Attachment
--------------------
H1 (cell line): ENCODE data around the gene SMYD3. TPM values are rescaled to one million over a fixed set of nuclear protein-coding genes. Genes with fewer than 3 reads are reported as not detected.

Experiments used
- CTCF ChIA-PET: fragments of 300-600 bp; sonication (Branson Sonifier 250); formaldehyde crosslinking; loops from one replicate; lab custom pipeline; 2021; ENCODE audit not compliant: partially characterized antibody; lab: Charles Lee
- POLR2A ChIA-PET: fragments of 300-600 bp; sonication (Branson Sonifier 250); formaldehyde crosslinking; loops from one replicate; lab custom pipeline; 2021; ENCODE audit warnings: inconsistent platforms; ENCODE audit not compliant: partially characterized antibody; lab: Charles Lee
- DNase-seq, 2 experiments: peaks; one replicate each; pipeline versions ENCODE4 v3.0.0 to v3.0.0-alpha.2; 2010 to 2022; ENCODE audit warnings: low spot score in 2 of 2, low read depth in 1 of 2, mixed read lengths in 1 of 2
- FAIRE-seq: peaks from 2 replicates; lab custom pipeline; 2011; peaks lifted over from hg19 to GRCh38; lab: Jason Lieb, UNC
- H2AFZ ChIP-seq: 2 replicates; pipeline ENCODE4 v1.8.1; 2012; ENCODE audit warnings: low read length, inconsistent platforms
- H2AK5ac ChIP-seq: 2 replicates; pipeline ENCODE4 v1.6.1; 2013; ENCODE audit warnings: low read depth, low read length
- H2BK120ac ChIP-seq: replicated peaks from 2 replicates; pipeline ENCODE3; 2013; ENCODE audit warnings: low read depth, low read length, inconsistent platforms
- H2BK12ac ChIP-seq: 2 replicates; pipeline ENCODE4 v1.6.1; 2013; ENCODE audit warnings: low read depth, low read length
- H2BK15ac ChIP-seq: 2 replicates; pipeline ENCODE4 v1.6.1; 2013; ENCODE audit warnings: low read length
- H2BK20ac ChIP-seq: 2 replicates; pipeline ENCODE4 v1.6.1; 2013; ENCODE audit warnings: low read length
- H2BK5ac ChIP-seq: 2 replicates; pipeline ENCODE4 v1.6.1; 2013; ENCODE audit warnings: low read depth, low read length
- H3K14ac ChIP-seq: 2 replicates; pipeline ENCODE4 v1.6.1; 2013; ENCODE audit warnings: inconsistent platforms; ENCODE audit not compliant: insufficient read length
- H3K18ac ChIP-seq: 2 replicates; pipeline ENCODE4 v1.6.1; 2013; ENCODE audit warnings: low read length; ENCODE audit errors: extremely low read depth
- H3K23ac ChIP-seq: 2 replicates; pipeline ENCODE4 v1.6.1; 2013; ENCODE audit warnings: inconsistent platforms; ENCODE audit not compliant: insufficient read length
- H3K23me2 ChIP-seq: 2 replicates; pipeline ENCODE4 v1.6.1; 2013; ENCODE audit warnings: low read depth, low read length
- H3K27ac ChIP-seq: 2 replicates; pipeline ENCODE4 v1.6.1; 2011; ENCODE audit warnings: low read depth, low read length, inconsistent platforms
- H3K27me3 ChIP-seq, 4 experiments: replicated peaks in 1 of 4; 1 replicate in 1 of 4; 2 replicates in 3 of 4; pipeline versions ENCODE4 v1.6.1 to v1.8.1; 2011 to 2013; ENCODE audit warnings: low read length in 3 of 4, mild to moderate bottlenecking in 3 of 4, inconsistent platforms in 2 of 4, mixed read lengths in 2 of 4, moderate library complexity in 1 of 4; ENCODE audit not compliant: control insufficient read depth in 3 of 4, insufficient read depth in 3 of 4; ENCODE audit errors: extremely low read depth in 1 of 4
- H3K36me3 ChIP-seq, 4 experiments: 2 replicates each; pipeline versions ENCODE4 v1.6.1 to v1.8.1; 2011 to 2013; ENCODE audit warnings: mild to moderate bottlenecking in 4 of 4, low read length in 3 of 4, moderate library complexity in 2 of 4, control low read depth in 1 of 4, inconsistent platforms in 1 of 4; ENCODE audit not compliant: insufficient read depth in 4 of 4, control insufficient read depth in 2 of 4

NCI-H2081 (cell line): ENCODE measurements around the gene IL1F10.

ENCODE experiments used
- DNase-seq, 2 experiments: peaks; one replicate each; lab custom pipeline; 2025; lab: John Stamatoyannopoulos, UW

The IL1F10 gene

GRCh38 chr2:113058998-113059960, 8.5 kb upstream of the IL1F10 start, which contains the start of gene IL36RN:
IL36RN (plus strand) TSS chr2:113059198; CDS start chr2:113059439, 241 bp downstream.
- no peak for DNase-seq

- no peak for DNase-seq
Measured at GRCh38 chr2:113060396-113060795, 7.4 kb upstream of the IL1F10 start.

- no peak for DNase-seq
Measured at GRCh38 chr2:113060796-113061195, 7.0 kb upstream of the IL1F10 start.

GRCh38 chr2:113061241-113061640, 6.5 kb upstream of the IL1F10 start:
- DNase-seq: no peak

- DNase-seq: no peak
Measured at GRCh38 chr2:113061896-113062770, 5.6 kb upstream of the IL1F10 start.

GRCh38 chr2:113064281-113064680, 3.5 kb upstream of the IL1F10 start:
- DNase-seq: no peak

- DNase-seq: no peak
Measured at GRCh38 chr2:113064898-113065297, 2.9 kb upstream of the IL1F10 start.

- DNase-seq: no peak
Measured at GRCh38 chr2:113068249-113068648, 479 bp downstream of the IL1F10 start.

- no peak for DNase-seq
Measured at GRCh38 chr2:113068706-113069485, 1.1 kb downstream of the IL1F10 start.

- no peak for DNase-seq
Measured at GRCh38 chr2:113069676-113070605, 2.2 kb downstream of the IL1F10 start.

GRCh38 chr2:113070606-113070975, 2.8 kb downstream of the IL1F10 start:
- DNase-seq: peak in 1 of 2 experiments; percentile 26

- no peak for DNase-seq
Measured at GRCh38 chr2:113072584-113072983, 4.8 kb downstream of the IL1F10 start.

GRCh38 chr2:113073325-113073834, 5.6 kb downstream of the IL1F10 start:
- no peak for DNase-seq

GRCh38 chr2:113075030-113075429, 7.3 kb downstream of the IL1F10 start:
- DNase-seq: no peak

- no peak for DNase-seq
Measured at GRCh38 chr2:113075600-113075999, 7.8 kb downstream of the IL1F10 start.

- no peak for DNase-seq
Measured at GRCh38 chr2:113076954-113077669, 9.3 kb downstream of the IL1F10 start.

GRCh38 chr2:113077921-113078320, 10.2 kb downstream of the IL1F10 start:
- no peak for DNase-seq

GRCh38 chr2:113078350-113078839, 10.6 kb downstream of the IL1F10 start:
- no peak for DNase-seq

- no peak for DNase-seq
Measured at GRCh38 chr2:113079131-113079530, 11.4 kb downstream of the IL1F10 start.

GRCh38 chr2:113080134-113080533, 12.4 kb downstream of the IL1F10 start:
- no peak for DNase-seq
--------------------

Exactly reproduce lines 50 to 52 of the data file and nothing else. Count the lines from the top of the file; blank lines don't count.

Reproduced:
GRCh38 chr2:113073325-113073834, 5.6 kb downstream of the IL1F10 start:
- no peak for DNase-seq

GRCh38 chr2:113075030-113075429, 7.3 kb downstream of the IL1F10 start: